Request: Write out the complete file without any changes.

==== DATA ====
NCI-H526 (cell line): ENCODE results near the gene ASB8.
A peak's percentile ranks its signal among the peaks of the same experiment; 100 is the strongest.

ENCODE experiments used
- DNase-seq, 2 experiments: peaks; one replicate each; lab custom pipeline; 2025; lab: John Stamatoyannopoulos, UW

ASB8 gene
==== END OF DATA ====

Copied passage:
NCI-H526 (cell line): ENCODE results near the gene ASB8.
A peak's percentile ranks its signal among the peaks of the same experiment; 100 is the strongest.

ENCODE experiments used
- DNase-seq, 2 experiments: peaks; one replicate each; lab custom pipeline; 2025; lab: John Stamatoyannopoulos, UW

ASB8 gene